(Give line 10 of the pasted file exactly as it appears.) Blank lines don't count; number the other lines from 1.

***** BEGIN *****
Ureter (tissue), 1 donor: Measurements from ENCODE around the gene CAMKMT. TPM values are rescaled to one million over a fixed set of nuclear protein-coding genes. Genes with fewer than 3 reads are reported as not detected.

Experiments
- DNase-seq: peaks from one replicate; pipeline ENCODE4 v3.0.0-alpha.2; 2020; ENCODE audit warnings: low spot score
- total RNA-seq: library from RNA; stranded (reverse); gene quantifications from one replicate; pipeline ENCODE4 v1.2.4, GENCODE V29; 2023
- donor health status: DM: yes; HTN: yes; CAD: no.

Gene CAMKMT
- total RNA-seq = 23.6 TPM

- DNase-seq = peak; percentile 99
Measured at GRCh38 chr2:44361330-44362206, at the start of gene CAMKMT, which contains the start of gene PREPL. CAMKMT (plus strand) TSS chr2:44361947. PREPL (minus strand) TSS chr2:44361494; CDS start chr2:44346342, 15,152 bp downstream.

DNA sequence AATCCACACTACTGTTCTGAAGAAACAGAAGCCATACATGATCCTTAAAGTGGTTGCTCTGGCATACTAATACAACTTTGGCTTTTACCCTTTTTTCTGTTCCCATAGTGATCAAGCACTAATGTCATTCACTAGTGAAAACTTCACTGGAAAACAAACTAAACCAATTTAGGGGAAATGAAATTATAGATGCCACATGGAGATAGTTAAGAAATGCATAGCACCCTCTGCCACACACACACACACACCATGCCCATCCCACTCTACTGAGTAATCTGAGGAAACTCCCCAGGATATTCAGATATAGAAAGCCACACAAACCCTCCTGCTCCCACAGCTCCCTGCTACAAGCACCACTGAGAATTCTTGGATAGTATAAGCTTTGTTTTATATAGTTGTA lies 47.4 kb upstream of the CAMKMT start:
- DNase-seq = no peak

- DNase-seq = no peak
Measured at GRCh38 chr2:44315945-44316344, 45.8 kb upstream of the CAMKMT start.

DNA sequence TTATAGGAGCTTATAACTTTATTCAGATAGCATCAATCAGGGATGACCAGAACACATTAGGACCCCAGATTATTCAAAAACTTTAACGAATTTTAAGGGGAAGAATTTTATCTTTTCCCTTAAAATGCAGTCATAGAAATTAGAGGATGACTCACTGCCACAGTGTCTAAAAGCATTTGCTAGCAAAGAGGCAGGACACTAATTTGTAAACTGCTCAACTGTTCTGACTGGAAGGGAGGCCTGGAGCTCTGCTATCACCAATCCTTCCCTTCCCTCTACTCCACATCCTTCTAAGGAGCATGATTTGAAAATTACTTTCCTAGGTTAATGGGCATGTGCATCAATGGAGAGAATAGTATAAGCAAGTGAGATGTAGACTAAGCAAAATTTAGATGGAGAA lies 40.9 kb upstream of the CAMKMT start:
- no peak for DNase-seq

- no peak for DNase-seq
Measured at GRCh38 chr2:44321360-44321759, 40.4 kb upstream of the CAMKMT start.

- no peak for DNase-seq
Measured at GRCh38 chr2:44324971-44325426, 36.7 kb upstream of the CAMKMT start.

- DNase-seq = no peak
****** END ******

DNA sequence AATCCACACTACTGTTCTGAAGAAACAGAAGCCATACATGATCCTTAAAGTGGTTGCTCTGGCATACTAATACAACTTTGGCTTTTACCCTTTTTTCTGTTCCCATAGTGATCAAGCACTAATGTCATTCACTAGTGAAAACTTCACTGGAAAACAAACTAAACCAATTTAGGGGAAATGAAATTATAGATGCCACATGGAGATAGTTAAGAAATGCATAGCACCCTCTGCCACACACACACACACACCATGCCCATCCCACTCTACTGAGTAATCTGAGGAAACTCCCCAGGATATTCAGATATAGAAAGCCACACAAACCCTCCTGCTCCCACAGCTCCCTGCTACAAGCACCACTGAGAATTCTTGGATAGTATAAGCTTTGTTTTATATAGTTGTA lies 47.4 kb upstream of the CAMKMT start: